Canadian Livingston Finishes Third in WSOP Main Event

The 2019 WSOP Main Event is in the bag, with Germany’s Hossein Ensan taking down the coveted title for a massive $10 million payday. Meanwhile, Alex Livingston finished the tournament in 3rd place for $4 million, topping off yet another fine performance for Canadian poker players at the Rio Casino in Las Vegas.

WSOP Main Event Glory

There were 90 tournaments that awarded gold bracelets at this year’s World Series of Poker. The entire schedule was set up to accommodate players of a variety of bankrolls and game preferences, and it produced a wide array of winners.

Out of the seven weeks of tournament action at the Rio, though, there was one tournament that everyone wanted to see, even if they couldn’t play it. It is the big one, what they call the Main Event. It was the $10K buy-in No Limit Hold’em World Championship, and poker fans around the world followed along online via live updates, live streaming, or television broadcasts to see it play out.

In the end, Canadian poker fans watched even more intently as one of their own made it to the final table, through to the final five, and then down to the final three.

That player was Alex Livingston of Halifax, Nova Scotia.

Second-Largest Main Event Ever

As mentioned last week, the 2019 WSOP Main Event was the second largest in its 50-year history.

The three starting flights and late registration option drew a total of 8,569 players in total, just 204 shy of the all-time record set in 2006 during the height of the poker boom.

The final prize pool was an astounding $80,548,600.

Out of that money, the top 1,286 finishers were paid a minimum of $15K for their efforts. However, the big money was at the top. Every player at the final table was guaranteed at least $1 million, with the winner being guaranteed $10 million.

Thinning the Field

The money bubble burst toward the end of Day 3. On Day 5, the number of surviving players then got whittled down to 106.

At that point, there were 10 Canadians still in play. Most of them were eliminated in the next few days as with the following payouts:

100th place: Daniel Kirsch ($59,295)
98th place: John Hashem ($69,636)
78th place: Eric Cloutier ($98,120)
62nd place: David Guay ($142,215)
45th place: Sam Greenwood ($211,945)
38th place: Atlee Jones ($211,945)
36th place: Ryan Yu ($261,430)
15th place: Paul Dhaliwal ($500,000)
12th place: Michael Niwinski ($600,000)

The Sam Greenwood bustout hand, courtesy of one of the eventual final table players, was particularly brutal and will be talked about for days.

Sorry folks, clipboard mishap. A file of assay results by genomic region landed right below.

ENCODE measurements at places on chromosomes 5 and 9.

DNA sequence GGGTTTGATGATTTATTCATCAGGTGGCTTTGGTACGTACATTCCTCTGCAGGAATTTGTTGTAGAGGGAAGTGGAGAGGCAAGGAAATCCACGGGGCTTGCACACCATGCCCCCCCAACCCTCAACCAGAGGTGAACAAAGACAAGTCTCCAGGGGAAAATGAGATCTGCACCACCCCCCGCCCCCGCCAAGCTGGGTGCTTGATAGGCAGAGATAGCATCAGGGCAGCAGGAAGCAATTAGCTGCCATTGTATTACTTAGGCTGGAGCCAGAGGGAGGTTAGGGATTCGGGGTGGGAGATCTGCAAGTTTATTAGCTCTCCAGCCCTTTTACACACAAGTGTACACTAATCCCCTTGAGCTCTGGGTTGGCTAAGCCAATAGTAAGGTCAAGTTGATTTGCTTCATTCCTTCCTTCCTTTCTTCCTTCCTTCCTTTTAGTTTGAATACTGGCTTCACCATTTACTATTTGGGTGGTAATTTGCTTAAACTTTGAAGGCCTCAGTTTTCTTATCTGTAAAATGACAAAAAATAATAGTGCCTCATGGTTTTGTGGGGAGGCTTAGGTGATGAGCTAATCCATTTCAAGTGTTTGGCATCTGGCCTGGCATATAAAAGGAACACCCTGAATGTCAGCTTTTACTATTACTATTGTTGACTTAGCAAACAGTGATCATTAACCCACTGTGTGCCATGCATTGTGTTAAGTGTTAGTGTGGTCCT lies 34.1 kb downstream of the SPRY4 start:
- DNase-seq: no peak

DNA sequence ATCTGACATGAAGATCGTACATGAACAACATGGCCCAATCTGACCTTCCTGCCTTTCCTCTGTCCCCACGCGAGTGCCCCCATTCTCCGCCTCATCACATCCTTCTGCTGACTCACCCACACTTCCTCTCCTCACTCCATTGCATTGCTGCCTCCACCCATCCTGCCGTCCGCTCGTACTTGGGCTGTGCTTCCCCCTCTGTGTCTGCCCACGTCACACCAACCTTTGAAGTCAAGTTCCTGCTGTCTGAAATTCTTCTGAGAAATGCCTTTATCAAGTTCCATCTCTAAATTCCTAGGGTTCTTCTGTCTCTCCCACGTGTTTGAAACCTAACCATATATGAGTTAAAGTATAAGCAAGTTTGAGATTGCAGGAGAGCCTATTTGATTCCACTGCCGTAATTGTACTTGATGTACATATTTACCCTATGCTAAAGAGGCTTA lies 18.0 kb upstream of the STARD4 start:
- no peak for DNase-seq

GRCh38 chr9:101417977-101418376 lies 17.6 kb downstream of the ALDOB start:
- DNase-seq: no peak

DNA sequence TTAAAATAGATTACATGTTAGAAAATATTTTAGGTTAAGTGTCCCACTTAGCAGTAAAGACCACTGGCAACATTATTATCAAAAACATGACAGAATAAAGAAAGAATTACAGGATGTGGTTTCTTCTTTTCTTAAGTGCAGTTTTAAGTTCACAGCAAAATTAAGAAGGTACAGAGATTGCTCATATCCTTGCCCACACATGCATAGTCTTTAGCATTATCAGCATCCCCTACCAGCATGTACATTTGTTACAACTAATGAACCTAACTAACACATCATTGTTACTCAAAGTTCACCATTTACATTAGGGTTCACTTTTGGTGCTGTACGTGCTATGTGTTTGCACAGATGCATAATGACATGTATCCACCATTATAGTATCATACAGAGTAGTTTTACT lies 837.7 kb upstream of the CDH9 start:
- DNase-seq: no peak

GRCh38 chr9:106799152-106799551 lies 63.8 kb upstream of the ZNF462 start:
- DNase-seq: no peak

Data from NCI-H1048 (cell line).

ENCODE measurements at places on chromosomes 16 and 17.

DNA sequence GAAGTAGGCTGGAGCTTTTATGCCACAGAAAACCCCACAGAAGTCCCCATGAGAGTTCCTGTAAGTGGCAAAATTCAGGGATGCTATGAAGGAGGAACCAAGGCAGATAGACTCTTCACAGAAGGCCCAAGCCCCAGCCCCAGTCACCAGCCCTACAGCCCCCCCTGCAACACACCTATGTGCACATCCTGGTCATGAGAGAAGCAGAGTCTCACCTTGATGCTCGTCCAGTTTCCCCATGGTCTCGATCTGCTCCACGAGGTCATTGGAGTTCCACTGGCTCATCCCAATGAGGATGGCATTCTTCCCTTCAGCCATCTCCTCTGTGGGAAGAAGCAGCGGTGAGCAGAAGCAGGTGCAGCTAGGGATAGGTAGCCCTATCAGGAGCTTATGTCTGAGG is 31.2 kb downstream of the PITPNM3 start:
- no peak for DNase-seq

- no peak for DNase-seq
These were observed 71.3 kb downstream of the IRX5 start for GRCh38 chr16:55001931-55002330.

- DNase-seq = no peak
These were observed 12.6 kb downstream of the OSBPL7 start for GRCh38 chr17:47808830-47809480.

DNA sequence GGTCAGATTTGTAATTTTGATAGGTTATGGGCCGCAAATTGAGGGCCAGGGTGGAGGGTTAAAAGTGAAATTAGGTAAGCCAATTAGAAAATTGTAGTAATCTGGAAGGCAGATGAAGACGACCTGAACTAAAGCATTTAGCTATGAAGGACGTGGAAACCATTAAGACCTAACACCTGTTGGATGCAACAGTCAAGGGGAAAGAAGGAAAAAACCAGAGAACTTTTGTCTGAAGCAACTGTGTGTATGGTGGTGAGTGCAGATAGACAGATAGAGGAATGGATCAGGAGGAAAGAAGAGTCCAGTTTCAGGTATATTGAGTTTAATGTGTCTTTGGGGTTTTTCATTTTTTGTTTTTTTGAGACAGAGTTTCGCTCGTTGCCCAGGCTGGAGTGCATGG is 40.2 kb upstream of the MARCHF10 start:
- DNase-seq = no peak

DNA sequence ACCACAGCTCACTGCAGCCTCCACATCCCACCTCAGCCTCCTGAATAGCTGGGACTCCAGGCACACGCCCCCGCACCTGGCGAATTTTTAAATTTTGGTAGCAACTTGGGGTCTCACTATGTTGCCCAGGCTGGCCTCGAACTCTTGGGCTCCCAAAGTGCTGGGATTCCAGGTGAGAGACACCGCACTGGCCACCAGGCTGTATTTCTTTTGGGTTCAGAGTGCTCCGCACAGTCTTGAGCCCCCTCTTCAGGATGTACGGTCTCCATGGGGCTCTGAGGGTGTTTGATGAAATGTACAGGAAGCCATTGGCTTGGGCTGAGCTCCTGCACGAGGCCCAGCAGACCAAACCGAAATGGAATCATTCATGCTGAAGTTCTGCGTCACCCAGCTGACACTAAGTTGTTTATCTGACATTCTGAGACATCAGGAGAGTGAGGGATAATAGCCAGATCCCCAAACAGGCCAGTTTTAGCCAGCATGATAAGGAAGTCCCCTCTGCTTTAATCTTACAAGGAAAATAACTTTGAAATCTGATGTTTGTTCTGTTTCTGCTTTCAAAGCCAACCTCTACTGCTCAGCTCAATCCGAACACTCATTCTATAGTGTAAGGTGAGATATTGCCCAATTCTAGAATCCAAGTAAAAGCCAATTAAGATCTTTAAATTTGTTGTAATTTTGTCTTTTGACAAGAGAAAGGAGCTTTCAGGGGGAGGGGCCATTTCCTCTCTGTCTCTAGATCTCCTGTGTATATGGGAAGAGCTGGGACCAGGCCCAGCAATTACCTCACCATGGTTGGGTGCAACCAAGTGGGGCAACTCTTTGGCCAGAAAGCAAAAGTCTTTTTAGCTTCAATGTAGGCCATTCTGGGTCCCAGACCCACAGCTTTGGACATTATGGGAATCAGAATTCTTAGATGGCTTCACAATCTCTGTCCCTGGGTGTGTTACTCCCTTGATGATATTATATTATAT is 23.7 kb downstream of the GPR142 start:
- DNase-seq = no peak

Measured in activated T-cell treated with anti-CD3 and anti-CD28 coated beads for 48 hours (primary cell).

Alex Livingston was then the last Canadian remaining in the field, but he ended Day 6 in 34th chip position out of 35 players. On the way to the final table of nine, though, Livingston survived and ended up knocking out the 10th place finisher to head to the table fifth in chips.

Ups and Downs of Final Table Play

When play began on July 14, it took only a few hands for Garry Gates to eliminate Milos Skrbic in ninth place . Hossein Ensan subsequently ousted Timothy Su in eighth. A bit later, Ensan busted Nick Marchington in seventh place. Livingston won a few pots and held a steady third place on the leaderboard, although he lost that spot when Kevin Maahs sent Zhen Cai out in sixth place.

Livingston was second-last in the chip counts of the final five when they reconvened on July 15. He then proceeded to garner some momentum a few rounds into the action. He took chips from Ensan and Garry Gates to climb into third, and Gates began to lose ground. Livingston benefited from some of Gates’ missteps and climbed into second place.

Ensan sent Maahs home in fifth place, but it was Alex Livingston who busted Gates in fourth place to end play for that night. The final three bagged these chip amounts:

  • Hossein Ensan – 326.8 million
  • Alex Livingston – 120.4 million
  • Dario Sammartino – 67.6 million

Sammartino doubled through Ensan a few hands into the night of July 16. Nevertheless, Livingston was winning chips consistently from Ensan, even taking the chip lead a few hours into play.

– Alex Livingston Out in Third

But Livingston lost some to Sammartino, and he took a big hit when Sammartino doubled through Livingston. The Canadian quickly lost ground and pots, one after another, until he was down below 50 million chips. He shoved his short stack with A-J, only to find that Ensan had A-Q. Alex Livingston was then sent out in third place for $4 million.

Ensan and Sammartino subsequently played on for several hours until Ensan won the Main Event for $10 million.

Final Chip Counts

  • 1st place: Hossein Ensan (Germany) – $10 million
  • 2nd place: Dario Sammartino (Italy) – $6 million
  • 3rd place: Alex Livingston (Canada) – $4 million
  • 4th place: Garry Gates (USA) – $3 million
  • 5th place: Kevin Maahs (USA) – $2.2 million
  • 6th place: Zhen Cai (USA) – $1.85 million
  • 7th place: Nick Marchington (UK) – $1.525 million
  • 8th place: Timothy Su (USA) – $1.25 million
  • 9th place: Milos Skrbic (Serbia) – $1 million
Jennifer Newell

Jennifer Newell

Jennifer Newell has been writing about poker and gambling since 2004. As the online gaming sectors have changed and grown, particularly in the United States and Canada, she has followed it all and written about it for websites like World Poker Tour and PokerScout. In her free time, she runs a small business, reads, cooks, and enjoys music.

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